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‘Captain Marvel and the Carol Corps’ #1 is a soul-searching war comic

Captain Marvel and the Carol Corps #1 uses the characters and ideas brought up in Kelly Sue DeConnick’s seminal Captain Marvel run to tell a thought provoking and intense war story set in space with a diverse group of female leads. Each dog fight has a point as Carol Danvers progresses from soldier to possible revolutionary.

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‘Witch Hunter Angela’ #1 is a jolly, beautiful comic

Witch Hunter Angela #1 is a tasty cake with layers of Elizabethan style wordplay from Bennett, impeccable costume design from Sauvage and Hans, and puns and in-jokes from Gillen. Also, there’s finally a reference to Edmund Spenser of Faerie Queene fame and undergraduate toil in a Marvel comic. It is filled with subtle or not so subtle shots at everything from William Shakespeare (and a certain Marvel hero) being overused in pop culture to the fandom and good looks of a certain, once underrated character, but these shots are playful and not biting. And in its own winding way, it continues the arc of the friendship between Serah and Angela from the now wrapped Angela Asgard’s Assassin series. Come for the clever history, literature, and comics jokes and stay for a well-rendered and realized world courtesy of Marguerite Sauvage and Stephanie Hans.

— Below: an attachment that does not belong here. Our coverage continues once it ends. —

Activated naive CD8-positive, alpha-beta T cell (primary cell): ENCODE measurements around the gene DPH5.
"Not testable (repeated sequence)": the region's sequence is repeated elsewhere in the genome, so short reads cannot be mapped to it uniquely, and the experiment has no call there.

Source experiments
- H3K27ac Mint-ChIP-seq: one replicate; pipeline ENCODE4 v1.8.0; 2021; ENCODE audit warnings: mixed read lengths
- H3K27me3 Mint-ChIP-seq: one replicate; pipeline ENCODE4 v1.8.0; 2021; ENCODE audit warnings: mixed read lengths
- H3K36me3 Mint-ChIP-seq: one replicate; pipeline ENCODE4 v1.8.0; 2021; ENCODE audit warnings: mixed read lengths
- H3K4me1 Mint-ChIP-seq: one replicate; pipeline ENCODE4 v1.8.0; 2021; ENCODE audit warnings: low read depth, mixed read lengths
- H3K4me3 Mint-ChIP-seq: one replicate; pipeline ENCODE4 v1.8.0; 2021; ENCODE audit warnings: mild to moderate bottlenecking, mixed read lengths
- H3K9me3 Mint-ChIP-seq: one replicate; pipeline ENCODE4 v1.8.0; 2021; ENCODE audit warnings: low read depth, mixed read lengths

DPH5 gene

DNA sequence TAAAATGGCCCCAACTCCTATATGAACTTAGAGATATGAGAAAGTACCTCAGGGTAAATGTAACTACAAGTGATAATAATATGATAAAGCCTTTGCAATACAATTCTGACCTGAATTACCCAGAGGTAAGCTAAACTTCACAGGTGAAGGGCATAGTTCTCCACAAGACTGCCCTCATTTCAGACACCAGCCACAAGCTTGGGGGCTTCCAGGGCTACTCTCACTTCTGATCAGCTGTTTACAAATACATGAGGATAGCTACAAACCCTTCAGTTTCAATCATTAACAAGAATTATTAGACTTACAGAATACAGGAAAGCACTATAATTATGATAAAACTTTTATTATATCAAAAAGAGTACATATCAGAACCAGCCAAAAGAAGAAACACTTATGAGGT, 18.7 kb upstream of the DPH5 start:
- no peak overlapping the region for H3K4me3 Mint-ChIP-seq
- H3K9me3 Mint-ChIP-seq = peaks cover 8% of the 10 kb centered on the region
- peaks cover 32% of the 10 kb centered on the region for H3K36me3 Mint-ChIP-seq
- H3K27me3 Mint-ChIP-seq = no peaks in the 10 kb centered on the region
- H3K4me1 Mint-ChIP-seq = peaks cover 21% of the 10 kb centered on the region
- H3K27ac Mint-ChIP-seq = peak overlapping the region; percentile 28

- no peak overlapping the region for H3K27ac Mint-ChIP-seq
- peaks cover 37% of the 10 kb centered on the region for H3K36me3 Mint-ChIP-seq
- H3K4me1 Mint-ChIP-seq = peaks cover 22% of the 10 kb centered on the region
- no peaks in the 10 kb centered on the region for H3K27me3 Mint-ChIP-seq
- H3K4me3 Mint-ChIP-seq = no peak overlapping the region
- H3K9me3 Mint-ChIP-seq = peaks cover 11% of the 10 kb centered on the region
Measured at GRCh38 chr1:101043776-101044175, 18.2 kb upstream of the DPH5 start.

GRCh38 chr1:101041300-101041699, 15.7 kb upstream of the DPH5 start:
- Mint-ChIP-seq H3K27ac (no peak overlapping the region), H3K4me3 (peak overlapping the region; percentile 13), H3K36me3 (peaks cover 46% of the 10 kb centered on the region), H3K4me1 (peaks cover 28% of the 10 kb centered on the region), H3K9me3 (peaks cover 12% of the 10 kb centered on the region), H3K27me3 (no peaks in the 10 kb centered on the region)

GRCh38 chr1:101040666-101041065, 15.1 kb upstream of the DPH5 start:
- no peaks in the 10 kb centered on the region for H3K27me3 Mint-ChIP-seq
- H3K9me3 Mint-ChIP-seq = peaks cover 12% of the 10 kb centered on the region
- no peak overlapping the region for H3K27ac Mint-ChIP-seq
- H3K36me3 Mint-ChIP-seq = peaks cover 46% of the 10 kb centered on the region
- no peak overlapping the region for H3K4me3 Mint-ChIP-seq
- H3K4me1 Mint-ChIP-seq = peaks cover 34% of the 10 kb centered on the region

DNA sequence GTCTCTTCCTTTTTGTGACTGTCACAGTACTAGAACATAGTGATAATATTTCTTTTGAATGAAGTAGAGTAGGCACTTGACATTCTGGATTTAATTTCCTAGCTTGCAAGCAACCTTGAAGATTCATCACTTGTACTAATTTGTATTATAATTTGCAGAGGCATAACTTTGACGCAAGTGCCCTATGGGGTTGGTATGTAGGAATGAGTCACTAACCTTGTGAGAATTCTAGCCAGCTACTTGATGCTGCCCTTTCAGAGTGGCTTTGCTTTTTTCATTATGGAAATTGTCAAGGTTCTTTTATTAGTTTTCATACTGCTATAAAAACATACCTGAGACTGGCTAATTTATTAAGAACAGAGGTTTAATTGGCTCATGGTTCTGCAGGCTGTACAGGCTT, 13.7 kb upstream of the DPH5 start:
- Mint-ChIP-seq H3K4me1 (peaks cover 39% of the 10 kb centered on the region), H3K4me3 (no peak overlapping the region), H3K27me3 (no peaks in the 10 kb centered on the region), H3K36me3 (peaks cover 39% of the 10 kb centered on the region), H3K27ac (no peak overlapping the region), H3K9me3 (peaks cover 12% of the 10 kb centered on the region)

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‘Amazing Spider-Man: Renew Your Vows’ #1- How perfect is too perfect?

For nearly every massively popular superhero, chances are there’s an equally popular love interest behind that hero. Iron Man loves Pepper Potts, Superman loves Lois Lane, and Spider-Man loves…okay, he’s loved a couple people over the years. Gwen Stacy, Peter’s first love, cared for Peter but hated Spider-Man, a dynamic that would have inevitably doomed the relationship, even if the Green Goblin hadn’t sent her to an early grave. Black Cat represent the dangerous, thrill-seeking side of Spider-Man’s life. She was the opposite of Gwen: Black Cat loved the Spider but had no interest in his Peter Parker persona, a fact that Peter himself couldn’t reconcile. Mary Jane Watson, however, was what many readers consider to be Peter’s ultimate love interest, who loved both sides of Peter’s identity, and ultimately married him.

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‘Secret Wars’ #3: My God is the Sun